I am not sure what newtype is, and I haven’t thought about nominal types and their interaction with implicit lookup; again, I believe their semantics need to be further explored.

Wasn’t new type Foo = String one of the alternative proposals for the syntax in the original SIP

It would be weird to create separate syntax for it, because it fits perfectly with the intended semantics of opaque types. And it fits perfectly with how you expect a bounded type alias to behave.

Moreover I don’t think a special “nominal types” feature makes sense in Scala, because Scala already has nominal types (classes, traits …). It makes more sense for typescript which has a purely structural type system.

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It doesn’t fit the (intended) semantics of opaques. Opaques encapsulate their enclosed type by default, while these do not. Also, opaques are intended to be regularly extended (with additional methods that is), while these do not.

I don’t know how I would expect a bound alias to behave given that it’s impossible to express it in Scala 2. I see bound types as abstract definitions (of types), and type aliases as concrete ones. Combining them doesn’t make sense to me.

I’m not convinced that bound type aliases are describable. It seems like an overly complex feature that very few will understand and use regularly, perhaps a bit like forSome.

Then perhaps they deserve a different name. The shortest description I can think for them is “non interchangeable type aliases”, but obviously noninterchangeable is not a very good keyword.

Opaques hide the underlying type from the rest of the program. An “unbounded” opaque type has bounds >: Nothing <: Any, just like an unbounded type member does. You can narrow down the bounds but the underlying type stays hidden. Unless of course you do this:

scala> object Opaque { opaque type T >: String <: String = String }
// defined object Opaque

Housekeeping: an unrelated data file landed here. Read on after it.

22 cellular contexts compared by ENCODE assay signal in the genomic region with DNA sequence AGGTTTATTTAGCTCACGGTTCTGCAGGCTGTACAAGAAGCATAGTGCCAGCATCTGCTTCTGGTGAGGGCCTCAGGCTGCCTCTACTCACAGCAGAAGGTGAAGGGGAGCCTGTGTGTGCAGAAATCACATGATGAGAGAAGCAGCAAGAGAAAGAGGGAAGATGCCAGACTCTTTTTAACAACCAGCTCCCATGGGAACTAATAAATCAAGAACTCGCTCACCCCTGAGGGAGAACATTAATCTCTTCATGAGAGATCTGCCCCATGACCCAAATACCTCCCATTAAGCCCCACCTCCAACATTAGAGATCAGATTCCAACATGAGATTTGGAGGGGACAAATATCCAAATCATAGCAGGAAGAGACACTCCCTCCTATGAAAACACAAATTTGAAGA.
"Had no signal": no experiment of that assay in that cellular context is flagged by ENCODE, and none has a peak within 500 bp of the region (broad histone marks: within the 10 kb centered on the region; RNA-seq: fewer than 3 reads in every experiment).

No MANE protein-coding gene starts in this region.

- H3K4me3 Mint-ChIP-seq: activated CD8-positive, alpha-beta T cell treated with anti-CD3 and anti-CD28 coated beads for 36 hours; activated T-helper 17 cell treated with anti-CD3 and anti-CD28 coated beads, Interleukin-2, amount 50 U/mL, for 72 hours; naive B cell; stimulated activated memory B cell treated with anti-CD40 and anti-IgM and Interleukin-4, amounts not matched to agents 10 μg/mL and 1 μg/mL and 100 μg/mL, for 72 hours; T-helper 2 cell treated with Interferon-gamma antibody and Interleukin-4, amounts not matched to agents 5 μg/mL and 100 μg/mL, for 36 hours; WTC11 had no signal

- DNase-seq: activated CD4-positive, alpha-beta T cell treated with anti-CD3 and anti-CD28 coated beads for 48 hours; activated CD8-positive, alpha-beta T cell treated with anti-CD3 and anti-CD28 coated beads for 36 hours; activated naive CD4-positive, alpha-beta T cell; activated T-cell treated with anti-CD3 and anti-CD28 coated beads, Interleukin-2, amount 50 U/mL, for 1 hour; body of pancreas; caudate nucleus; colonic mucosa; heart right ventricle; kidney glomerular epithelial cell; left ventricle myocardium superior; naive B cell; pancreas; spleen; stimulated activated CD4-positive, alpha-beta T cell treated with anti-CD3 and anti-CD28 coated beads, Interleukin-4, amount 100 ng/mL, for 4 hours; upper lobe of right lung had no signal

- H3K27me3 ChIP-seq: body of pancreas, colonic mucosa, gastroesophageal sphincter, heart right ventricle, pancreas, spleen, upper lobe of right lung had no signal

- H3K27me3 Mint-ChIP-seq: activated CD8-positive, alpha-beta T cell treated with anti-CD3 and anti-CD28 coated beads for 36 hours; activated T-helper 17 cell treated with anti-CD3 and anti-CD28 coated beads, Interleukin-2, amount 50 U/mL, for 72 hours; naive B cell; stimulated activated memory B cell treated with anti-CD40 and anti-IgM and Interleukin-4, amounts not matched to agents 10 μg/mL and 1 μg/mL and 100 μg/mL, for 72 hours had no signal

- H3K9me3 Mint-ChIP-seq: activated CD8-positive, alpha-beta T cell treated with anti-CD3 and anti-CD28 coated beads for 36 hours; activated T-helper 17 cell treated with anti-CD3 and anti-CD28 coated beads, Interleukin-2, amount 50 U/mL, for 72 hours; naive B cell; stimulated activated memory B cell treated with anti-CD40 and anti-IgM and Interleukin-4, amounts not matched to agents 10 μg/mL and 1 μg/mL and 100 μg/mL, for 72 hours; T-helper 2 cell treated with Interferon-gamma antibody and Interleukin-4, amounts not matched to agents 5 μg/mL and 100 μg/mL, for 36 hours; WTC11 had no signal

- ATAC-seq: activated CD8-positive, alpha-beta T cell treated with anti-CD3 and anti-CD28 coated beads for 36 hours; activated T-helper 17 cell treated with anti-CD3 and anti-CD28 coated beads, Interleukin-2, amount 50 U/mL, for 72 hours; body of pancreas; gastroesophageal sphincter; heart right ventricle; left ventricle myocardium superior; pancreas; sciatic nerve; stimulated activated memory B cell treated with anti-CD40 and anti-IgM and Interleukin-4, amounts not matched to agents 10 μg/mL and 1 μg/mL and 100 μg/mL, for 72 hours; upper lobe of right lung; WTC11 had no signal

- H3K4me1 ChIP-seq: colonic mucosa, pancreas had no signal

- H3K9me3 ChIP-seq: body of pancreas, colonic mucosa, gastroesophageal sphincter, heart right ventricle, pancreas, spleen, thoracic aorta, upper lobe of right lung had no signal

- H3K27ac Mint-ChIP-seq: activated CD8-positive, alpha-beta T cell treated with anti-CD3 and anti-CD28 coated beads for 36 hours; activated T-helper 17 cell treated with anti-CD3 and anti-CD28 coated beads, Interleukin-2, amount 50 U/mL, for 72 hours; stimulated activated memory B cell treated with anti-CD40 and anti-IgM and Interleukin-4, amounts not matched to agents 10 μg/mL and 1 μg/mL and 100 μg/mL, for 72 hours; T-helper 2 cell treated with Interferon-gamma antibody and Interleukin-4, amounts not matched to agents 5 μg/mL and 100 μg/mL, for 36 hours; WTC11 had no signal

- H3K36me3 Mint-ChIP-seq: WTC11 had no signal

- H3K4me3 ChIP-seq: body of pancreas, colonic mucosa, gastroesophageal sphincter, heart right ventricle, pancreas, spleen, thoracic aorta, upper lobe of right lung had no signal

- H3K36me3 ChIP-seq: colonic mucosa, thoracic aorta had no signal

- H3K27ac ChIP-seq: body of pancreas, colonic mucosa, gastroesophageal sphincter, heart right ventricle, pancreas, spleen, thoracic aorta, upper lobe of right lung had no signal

scala> implicitly[Opaque.T =:= String]
val res13: Opaque.T =:= String = generalized constraint

Perhaps the compiler could warn here that this doesn’t really make sense as an opaque type…

A type member can be a concrete alias in one context and a bounded abstract type in another. And the semantics are the same as those of an opaque type.

scala> trait Opaque {
     |   type T <: CharSequence
     |   def apply(s: String): T
     | }
// defined trait Opaque

scala> val Opaque: Opaque = new Opaque {
     |   type T = String
     |   def apply(s: String): T = s
     | }
val Opaque: Opaque = anon$1@297db6ad

scala> val t = Opaque("foo")
val t: Opaque.T = foo

scala> implicitly[t.type <:< String]
1 |implicitly[t.type <:< String]
  |                             ^
  |Cannot prove that (t : Opaque.T) <:< String

scala> implicitly[t.type <:< CharSequence]                                      
val res11: t.type <:< CharSequence = generalized constraint
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That’s exactly the difference in semantics between opaques and “non interchangeable type aliases”; the former do not hide the underlying type from the rest of the program.

Sure, that is the general idea of abstract definitions vs concrete ones. A definition may be either abstract, specifying a a contract that needs to be implemented in one of several possible ways; or concrete, specifying such an implementation (and potentially adhering to an abstract contract).

A definition cannot be both abstract and concrete; being concrete, it already has a specific implementation, so there is no meaning to add an abstract contract.

This is why this syntax is confusing:

opaque type Mag <: String = String

It contains both an abstract definition and a concrete one. How can a type be both concrete and abstract?

One more thing I realized with this example is that MagnificientString does not actually hide the underlying type:

MagnificientString("sky").toLowerCase() // compiles

This really is a bizarre case with strange semantics. I’m not sure it makes sense.

I think the confusion here is that an opaque type alias has a definition (the right-hand side of the =) which is hidden, but can also have bounds which aren’t hidden (the <: String bit). You’ve specified that even though outside of MagnificentString we can’t know that T is exactly String (the definition is hidden), we do know that it’s always a subtype of String (the bound isn’t hidden), and therefore you can use the toLowerCase() method. This isn’t a particularly real-world use case for opaque type aliases (though I can imagine some use case where having a transparent bound but an opaque definition might be useful)